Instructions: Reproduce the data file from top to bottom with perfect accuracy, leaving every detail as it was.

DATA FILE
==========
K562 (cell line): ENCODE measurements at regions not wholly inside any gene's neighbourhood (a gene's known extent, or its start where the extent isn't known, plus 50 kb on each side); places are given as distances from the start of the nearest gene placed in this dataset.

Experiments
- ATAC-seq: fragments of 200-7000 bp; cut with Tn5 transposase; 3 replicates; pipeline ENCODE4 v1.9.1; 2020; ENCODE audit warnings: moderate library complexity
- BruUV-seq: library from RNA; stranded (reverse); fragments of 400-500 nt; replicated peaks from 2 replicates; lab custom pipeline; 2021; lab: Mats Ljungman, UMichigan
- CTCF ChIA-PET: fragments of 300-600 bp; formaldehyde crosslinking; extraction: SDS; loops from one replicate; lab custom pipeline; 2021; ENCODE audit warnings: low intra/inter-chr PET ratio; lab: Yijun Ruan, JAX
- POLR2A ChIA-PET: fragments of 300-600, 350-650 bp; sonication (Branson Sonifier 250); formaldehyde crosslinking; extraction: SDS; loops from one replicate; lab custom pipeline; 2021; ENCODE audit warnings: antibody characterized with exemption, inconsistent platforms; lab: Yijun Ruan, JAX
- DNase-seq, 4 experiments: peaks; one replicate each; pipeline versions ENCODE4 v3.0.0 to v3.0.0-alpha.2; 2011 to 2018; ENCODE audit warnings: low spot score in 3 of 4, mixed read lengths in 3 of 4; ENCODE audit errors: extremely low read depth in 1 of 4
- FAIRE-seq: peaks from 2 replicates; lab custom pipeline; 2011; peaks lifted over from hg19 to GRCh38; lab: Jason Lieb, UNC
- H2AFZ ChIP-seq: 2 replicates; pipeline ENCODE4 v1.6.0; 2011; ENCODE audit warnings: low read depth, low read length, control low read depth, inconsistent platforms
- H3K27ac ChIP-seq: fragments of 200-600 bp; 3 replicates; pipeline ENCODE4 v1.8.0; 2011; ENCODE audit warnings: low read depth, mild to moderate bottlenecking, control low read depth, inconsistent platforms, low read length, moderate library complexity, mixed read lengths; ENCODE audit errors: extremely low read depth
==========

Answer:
K562 (cell line): ENCODE measurements at regions not wholly inside any gene's neighbourhood (a gene's known extent, or its start where the extent isn't known, plus 50 kb on each side); places are given as distances from the start of the nearest gene placed in this dataset.

Experiments
- ATAC-seq: fragments of 200-7000 bp; cut with Tn5 transposase; 3 replicates; pipeline ENCODE4 v1.9.1; 2020; ENCODE audit warnings: moderate library complexity
- BruUV-seq: library from RNA; stranded (reverse); fragments of 400-500 nt; replicated peaks from 2 replicates; lab custom pipeline; 2021; lab: Mats Ljungman, UMichigan
- CTCF ChIA-PET: fragments of 300-600 bp; formaldehyde crosslinking; extraction: SDS; loops from one replicate; lab custom pipeline; 2021; ENCODE audit warnings: low intra/inter-chr PET ratio; lab: Yijun Ruan, JAX
- POLR2A ChIA-PET: fragments of 300-600, 350-650 bp; sonication (Branson Sonifier 250); formaldehyde crosslinking; extraction: SDS; loops from one replicate; lab custom pipeline; 2021; ENCODE audit warnings: antibody characterized with exemption, inconsistent platforms; lab: Yijun Ruan, JAX
- DNase-seq, 4 experiments: peaks; one replicate each; pipeline versions ENCODE4 v3.0.0 to v3.0.0-alpha.2; 2011 to 2018; ENCODE audit warnings: low spot score in 3 of 4, mixed read lengths in 3 of 4; ENCODE audit errors: extremely low read depth in 1 of 4
- FAIRE-seq: peaks from 2 replicates; lab custom pipeline; 2011; peaks lifted over from hg19 to GRCh38; lab: Jason Lieb, UNC
- H2AFZ ChIP-seq: 2 replicates; pipeline ENCODE4 v1.6.0; 2011; ENCODE audit warnings: low read depth, low read length, control low read depth, inconsistent platforms
- H3K27ac ChIP-seq: fragments of 200-600 bp; 3 replicates; pipeline ENCODE4 v1.8.0; 2011; ENCODE audit warnings: low read depth, mild to moderate bottlenecking, control low read depth, inconsistent platforms, low read length, moderate library complexity, mixed read lengths; ENCODE audit errors: extremely low read depth